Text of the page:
Top 5 Types Of Fraud In Online Gambling

While exact revenues are difficult to measure, it is estimated that in 2010 online gambling generated nearly $30 billion in revenues, which was nearly double what it was estimated to have generated just four years earlier. If anything, revenues are estimated as being even higher today. Any industry that has that much money running through it, however, also becomes a prime target for thieves and fraudsters looking to get a piece of the pie. In some ways, online gaming is immune to some of the more common tactics used by fraudsters in physical casinos but there is no shortage of ways for cybercriminals and fraudsters to game the system. Here are the top five types of fraud in online gambling.

  1. Bonus Abuse

    While exact numbers are again somewhat hard to come by, it is estimated that there are somewhere around 2,000 online gambling sites all competing for customers just like any other business. In order to attract and maintain customers, many online casinos will offer different types of bonuses. Some of these bonuses can include sign-up bonuses, referral bonuses, bonuses to frequent players or to attract a player back to the site.

    Sometimes the casino will simply give the player a "free" bonus, while in other cases, they will match a certain percentage of a player's initial deposit. For instance, they might offer a player a free $50 signup bonus or a 10% match bonus. In the case of a 10% match bonus, if a player makes an initial deposit of $1,000, then they would receive a $100 bonus. Most casinos attach rollover requirements to the bonus, which means the player has to bet the amount of the bonus a certain number of times in order to be able to withdraw the bonus. So, for example, if the casino had a 3X rollover requirement, then that means the player would need to make $300 in bets or three times the amount of the bonus in order to withdraw the bonus amount.

    One way that players commit bonus abuse is by signing up for multiple accounts in order to receive multiple bonuses. Once they receive the bonus, however, they still have to bet the bonus amount a certain number of times in order to withdraw the bonus. Generally, the way they do that is through collusion.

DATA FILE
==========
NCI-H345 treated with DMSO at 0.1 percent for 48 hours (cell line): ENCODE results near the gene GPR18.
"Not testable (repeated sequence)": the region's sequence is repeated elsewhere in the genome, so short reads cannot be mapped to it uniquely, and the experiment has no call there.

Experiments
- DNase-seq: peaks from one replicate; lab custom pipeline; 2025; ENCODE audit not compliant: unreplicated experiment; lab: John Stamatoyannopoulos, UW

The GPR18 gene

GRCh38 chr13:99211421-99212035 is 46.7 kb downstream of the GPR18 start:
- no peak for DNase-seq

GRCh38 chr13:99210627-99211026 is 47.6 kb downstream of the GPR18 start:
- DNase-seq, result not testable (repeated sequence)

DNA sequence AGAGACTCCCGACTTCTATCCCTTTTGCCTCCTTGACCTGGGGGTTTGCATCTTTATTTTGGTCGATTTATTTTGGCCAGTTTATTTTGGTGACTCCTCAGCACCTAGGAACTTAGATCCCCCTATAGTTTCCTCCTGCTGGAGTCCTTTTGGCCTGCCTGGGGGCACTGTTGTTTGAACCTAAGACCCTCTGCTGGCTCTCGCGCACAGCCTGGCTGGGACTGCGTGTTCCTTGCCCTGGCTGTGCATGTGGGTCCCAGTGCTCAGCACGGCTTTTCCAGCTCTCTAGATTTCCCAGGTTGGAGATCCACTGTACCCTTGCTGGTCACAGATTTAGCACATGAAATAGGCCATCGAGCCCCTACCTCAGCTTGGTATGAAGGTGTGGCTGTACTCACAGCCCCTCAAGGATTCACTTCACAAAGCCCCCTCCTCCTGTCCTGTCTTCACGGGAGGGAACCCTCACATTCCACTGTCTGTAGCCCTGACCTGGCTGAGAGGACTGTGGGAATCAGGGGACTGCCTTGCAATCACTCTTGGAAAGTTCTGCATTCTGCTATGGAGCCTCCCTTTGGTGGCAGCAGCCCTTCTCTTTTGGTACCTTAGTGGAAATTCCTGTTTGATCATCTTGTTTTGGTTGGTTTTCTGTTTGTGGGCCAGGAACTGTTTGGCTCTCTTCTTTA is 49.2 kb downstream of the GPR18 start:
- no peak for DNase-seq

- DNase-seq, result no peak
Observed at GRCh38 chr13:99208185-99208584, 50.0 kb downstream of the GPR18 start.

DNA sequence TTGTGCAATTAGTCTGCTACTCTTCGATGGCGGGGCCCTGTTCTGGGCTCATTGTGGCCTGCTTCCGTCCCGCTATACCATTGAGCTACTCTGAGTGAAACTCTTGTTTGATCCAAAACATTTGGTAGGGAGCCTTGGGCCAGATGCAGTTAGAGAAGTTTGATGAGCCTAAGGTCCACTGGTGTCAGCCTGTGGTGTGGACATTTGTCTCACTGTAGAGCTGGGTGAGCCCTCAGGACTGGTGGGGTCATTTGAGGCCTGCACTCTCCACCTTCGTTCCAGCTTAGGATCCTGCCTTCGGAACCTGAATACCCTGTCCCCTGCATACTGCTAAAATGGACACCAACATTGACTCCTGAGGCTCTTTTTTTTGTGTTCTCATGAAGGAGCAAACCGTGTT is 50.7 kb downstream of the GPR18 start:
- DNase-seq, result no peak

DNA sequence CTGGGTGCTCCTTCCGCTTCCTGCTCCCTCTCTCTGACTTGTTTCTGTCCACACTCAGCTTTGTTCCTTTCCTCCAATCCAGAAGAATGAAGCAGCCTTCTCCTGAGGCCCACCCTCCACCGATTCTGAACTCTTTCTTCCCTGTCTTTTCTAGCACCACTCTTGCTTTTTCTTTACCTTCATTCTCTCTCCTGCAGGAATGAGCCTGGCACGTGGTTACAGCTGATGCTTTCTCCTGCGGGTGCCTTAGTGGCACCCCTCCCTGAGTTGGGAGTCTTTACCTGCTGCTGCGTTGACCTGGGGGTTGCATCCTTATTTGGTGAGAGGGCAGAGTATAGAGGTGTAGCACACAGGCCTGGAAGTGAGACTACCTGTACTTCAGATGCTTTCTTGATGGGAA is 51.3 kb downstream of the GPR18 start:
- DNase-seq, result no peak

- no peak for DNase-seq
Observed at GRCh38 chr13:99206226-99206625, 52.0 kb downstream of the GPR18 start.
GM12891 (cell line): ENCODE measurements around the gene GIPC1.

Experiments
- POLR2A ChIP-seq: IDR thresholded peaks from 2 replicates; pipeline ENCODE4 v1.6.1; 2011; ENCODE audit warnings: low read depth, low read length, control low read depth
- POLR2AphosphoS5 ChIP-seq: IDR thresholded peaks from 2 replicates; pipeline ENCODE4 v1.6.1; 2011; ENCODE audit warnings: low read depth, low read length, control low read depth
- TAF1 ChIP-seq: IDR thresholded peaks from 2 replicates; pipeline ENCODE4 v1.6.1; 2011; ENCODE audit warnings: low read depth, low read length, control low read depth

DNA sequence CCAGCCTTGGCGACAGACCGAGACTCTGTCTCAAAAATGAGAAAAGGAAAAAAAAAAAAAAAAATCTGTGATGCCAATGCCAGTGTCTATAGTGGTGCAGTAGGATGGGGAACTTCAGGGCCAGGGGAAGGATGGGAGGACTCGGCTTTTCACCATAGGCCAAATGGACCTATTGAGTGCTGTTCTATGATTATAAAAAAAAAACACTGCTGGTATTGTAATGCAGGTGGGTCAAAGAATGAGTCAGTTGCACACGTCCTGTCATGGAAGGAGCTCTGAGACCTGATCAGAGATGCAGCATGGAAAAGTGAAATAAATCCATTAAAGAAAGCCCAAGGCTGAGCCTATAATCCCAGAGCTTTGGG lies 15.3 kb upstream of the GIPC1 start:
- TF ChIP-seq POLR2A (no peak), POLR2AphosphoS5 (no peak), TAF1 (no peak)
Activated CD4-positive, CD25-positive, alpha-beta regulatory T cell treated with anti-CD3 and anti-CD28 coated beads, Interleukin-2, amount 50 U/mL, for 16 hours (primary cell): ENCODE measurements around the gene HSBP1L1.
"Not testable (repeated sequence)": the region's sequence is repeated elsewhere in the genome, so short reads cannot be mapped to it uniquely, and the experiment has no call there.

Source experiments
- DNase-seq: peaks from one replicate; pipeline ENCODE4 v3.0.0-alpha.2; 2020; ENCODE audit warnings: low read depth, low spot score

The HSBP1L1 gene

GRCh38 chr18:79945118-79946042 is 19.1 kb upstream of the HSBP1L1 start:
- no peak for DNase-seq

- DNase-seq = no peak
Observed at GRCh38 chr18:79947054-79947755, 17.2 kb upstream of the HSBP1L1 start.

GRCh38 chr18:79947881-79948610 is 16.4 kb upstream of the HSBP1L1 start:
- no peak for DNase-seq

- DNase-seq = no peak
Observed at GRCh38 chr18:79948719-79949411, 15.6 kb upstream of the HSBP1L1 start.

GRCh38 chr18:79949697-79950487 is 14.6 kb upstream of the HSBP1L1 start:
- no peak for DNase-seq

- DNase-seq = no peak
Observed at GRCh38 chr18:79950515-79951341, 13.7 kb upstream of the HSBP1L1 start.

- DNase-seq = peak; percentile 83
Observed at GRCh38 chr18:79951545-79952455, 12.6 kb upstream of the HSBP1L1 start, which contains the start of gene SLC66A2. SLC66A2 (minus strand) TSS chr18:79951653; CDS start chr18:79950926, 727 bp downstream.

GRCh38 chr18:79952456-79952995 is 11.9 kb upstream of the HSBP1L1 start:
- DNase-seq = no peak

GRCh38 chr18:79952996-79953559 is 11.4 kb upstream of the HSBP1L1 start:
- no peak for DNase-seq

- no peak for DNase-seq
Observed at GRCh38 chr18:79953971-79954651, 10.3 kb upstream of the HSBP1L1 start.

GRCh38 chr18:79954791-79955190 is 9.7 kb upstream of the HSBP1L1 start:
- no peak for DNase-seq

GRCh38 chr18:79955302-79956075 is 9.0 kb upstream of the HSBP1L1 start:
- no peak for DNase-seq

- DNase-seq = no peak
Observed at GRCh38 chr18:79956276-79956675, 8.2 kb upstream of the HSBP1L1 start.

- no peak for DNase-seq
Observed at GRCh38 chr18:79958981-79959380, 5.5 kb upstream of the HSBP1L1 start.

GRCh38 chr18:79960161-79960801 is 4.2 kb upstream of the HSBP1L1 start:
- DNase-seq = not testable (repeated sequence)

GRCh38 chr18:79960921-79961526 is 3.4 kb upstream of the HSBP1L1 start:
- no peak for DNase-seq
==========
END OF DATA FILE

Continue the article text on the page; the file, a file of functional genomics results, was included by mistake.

2. Collusion

    Collusion is when two or more players work together to manipulate a certain outcome or a single individual uses multiple accounts to accomplish the same thing. Online poker is the most popular target of collusion schemes, but it can also occur in other card games like Blackjack as well. Sometimes players will collude in order to commit bonus fraud. For instance, if two players sign up and make a $500 deposit in order to get a $50 signup bonus, then they can both simply lose to each other until they have met the rollover requirements. Once the requirements have been met, they can both cash out and each walks away $50 richer. In some cases, they may simply open a new account and start all over. Other times, collusion can occur as a way to walk away with a large pot in a poker tournament. Players can even self-collude by signing up for two or more accounts, then using one account to lose to another.

  3. Chip Dumping

    Chip dumping is another form of collusion, but generally for a different reason. Online casinos are sometimes used by criminal elements to launder money or to pay for black market services. Since gambling winnings are considered legal earnings, they can be deposited in a bank and even claimed on taxes. Criminals that receive large sums of money for illegal enterprises can't just walk down to the bank and deposit their income without raising suspicion. Instead, they hire people to gamble online and all lose to one person. That person then cashes out and the money can then be shown as legally earned. In other cases, chip dumping is a way to pay for illegal or black market services. For instance, a buyer may be given instructions to sign up for an account at a certain casino, then lose a certain amount of money to a certain online player. Once they have lost the given amount of money to that player, the player can then cash out and have legal earnings to show for their work.

  4. Chargeback Abuse

    Sometimes referred to as "friendly fraud," chargeback abuse occurs when a legitimate account holder will contact their bank or card issuer and deny making a charge to an online gambling site. Since many online gambling establishments are located overseas or may not even be registered businesses, the card company will most often reverse the charges, leaving the casino holding the bag. The gaming establishment can fight the charges but if they get too many chargebacks, they can seriously damage their relationship with major card issuers. Losing the ability to accept credit card payments from a major issuer can essentially cost them their business. In most cases, it is more cost-effective to just swallow the loss than fight it.

  5. Credit Card Fraud

    With the number of high profile data breaches rising, financial data and credit card information are becoming all-too-easy to come by. Actually monetizing that information, however, is a different story. Some cybercriminals may use stolen credit card information to purchase gift cards or other luxury items, which they can turn around and sell but the profit to be gained by those means is small potatoes in comparison to the potential online casinos offer. This is particularly true with the rise of cryptocurrencies. Most cryptocurrency exchanges do not allow users to purchase bitcoin with credit or debit cards specifically because of chargeback abuse. A stolen credit card can be used to top up an online casino account, however, and then withdrawn in the form of bitcoin.

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